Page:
95. “Sweetest Thing” (1998)
Before All That You Can’t Leave Behind, U2 cleared the decks in the wake of the semi-disasters of Pop (which I will also be defending soon, don’t worry!) and the PopMart tour in 1997 and ’98. I saw two shows on that tour, including a really good gig at a dispiritingly half-full Metrodome in Minneapolis. “Sweetest Thing” was released as a single six months after that tour wrapped, and it was about as far from “Discotheque” as you could get. In this instance, U2 literally took a song from their Joshua Tree period — originally released as the B-side of “Where The Streets Have No Name” — and re-recorded it. When the song became a hit, it hinted at a new (old) direction that would inform the next decade of their career.
94. “Walk To The Water” (1987)
U2 could have plundered their Joshua Tree B-sides for other future hits. It truly was their most productive period in terms of songwriting, with enough cast-offs from the proper album to form another excellent late-’80s masterwork. This spooky number could’ve fit on The Joshua Tree, though perhaps it was left off because Bono seems to be doing a David Byrne impression.
93. “Love Comes Tumbling” (1985)
U2’s career transcends so many different eras that it’s often forgotten that they started out as a post-punk band whose closest contemporaries in the early ’80s were groups much more associated with that time: Echo And The Bunnymen, Simple Minds, Big Country. “Love Comes Tumbling” is one of the last vestiges of that era, evidencing the lush romantic sweep of other “big” music bands right before U2 moved into a completely different strata of sound and stardom with The Joshua Tree.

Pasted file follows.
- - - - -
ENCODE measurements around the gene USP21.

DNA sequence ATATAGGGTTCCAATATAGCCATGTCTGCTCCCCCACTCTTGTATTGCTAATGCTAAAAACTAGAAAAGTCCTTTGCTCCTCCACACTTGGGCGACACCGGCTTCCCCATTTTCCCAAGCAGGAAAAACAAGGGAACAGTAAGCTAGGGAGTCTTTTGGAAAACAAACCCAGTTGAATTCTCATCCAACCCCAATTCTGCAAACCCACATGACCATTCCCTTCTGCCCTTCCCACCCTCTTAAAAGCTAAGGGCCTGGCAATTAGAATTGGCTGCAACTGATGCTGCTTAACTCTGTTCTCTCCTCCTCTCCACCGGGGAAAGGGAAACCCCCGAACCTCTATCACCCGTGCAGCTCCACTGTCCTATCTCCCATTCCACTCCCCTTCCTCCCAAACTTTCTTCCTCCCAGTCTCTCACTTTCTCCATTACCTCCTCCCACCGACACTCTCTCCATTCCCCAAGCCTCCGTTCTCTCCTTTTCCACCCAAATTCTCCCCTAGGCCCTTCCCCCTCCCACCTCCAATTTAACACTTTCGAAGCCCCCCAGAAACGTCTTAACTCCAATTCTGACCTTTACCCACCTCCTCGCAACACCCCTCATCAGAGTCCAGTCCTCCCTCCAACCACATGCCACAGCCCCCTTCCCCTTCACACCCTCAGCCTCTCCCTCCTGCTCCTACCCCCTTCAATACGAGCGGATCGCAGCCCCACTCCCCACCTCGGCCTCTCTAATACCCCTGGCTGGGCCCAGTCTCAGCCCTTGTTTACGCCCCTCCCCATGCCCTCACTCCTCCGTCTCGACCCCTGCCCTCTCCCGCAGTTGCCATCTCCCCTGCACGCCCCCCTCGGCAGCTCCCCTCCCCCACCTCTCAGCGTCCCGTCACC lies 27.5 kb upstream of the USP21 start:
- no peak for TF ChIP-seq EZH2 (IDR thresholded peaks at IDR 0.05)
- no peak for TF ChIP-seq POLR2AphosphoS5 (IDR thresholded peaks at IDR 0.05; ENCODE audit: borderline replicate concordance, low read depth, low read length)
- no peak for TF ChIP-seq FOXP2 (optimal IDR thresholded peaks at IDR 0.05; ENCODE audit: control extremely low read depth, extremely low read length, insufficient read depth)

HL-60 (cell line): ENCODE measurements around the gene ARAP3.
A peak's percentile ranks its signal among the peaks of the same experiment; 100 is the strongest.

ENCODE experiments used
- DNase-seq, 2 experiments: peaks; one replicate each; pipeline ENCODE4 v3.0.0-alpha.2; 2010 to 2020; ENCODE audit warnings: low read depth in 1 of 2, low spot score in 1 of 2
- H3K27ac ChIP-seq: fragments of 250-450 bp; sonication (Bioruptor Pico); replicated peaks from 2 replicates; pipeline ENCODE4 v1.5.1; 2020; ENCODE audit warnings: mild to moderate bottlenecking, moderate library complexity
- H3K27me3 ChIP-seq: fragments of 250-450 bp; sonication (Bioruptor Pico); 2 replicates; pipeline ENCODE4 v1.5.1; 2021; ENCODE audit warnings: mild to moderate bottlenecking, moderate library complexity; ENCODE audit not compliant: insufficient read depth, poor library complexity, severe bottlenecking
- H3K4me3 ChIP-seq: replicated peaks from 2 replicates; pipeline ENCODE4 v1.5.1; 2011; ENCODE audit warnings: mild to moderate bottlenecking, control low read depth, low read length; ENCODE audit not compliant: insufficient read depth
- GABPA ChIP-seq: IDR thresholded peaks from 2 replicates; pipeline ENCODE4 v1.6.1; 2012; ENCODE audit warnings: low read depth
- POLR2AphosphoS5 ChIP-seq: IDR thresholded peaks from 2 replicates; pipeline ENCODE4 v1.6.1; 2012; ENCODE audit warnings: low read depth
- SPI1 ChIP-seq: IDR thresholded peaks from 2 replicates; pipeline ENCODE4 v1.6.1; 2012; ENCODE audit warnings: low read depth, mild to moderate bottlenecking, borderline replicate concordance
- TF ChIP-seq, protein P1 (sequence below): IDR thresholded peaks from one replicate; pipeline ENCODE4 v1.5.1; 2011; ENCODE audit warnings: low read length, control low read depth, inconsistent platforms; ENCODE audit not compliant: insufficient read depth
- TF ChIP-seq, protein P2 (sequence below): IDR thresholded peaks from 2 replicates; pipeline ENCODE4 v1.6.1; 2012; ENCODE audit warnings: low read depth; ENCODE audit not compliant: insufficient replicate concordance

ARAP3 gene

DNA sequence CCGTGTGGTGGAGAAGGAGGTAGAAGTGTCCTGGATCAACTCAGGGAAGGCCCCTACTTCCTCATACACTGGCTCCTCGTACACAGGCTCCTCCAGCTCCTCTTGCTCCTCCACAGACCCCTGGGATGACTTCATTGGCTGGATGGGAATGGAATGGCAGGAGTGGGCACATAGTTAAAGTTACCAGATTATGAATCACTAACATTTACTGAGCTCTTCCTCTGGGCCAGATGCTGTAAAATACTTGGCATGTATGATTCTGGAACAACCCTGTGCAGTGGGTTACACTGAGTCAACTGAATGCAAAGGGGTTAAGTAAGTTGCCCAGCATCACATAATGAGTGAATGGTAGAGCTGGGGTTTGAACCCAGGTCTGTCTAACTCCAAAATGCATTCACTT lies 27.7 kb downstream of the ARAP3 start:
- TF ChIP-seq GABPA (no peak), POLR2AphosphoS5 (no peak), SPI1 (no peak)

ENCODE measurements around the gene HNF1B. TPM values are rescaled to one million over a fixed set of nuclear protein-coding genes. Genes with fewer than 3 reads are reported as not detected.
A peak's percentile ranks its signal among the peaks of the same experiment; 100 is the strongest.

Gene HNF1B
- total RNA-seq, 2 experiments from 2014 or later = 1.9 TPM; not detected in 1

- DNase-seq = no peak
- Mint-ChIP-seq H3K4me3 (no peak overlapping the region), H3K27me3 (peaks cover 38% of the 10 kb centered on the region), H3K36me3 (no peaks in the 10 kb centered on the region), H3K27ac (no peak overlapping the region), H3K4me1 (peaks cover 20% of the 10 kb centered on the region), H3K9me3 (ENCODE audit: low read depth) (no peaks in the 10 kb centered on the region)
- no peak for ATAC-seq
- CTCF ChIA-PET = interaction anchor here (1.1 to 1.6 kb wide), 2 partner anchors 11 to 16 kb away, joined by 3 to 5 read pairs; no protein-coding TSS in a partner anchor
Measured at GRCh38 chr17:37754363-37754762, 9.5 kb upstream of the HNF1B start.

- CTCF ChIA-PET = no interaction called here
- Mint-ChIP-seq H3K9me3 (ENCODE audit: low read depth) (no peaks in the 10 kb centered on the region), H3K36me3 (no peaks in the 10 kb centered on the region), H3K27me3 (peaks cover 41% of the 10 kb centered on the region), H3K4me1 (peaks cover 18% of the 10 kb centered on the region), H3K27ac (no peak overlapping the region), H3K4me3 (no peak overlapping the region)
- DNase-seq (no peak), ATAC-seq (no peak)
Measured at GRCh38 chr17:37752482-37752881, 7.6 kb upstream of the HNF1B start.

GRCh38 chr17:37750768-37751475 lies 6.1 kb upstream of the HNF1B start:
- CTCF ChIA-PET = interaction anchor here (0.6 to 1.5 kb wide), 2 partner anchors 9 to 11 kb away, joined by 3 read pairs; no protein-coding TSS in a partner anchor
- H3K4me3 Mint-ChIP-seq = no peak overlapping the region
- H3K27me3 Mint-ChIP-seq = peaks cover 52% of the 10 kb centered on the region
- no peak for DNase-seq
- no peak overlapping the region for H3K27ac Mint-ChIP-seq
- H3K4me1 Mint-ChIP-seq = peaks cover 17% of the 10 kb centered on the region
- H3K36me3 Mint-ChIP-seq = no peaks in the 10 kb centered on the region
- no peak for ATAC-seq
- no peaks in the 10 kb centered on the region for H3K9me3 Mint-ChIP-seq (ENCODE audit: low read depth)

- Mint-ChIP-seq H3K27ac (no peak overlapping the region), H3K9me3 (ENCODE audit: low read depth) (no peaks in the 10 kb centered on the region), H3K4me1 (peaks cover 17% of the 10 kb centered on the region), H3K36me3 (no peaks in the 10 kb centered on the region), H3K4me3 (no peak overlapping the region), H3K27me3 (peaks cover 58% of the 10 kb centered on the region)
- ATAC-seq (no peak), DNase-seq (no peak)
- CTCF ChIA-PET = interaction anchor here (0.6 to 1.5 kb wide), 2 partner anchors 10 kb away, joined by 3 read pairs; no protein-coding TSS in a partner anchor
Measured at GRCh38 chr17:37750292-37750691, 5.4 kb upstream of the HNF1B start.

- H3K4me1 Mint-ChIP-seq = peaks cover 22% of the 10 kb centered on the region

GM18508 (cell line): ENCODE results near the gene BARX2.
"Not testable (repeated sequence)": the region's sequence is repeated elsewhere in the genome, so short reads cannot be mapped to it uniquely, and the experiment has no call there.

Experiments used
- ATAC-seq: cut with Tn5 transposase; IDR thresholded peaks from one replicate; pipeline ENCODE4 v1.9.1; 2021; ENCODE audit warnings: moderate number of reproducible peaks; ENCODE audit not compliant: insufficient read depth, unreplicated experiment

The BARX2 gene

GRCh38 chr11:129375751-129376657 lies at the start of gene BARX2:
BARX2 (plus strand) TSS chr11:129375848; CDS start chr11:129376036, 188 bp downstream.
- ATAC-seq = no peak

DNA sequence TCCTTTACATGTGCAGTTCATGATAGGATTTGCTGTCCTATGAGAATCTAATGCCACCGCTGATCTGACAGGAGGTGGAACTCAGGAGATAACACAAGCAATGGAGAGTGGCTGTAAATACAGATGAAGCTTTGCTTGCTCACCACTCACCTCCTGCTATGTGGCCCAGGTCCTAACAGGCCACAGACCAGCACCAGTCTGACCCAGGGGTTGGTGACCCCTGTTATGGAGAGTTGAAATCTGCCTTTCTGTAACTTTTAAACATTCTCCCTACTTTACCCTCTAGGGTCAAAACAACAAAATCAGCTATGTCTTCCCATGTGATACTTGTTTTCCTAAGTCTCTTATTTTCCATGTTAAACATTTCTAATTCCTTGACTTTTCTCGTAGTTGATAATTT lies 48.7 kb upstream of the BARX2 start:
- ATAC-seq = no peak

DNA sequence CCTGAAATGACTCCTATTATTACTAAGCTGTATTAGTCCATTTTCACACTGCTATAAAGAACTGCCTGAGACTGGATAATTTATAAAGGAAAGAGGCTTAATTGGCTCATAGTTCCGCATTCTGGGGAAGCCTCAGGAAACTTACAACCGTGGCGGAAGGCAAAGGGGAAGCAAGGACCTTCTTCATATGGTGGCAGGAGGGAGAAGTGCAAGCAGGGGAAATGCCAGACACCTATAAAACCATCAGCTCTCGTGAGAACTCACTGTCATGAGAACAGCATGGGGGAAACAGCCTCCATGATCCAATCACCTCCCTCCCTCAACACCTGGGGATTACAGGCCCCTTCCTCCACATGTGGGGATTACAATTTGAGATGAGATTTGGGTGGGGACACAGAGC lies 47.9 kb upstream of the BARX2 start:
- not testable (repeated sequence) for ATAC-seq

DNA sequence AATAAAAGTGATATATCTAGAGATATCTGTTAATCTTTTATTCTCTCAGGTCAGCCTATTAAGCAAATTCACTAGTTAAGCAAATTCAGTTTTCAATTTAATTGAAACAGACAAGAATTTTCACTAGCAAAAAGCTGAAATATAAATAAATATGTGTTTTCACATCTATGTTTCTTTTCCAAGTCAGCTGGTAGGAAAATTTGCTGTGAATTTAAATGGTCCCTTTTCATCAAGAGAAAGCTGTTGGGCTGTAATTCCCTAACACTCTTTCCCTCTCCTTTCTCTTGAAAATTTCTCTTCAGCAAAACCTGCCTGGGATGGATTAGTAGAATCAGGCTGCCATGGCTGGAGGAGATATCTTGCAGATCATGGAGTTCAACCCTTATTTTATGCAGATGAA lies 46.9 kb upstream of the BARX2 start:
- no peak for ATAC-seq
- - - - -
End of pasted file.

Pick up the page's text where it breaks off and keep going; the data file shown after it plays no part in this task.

92. “Cedarwood Road” (2014)
The first time I met a member of U2 it was 2015, at the tour opener for the Songs Of Innocence + Experience run in Vancouver, when I sat backstage with Adam Clayton for about 20 minutes. Clayton is one of “the other two guys” in U2, though being one of “the other two guys” in this band still makes you richer than 99.9999 percent of the musicians on the planet, as well as any bass player not named Paul McCartney. During our conversation, I found Clayton — who speaks like a Bond villain — to be refreshingly smart and self-aware. When I gently suggested that U2 should stop pursuing pop success and simply make records for people who already like U2, he seemed to agree. “We have a very loyal, strong, intelligent audience,” he said. “We might make music just for them in the future. We might not want to connect with other people.” In that scenario, I could see U2 writing more songs like “Cedarwood Road,” a wistful childhood remembrance with an evocative, ringing guitar hook that sounds like it was recorded on an Irish bluff.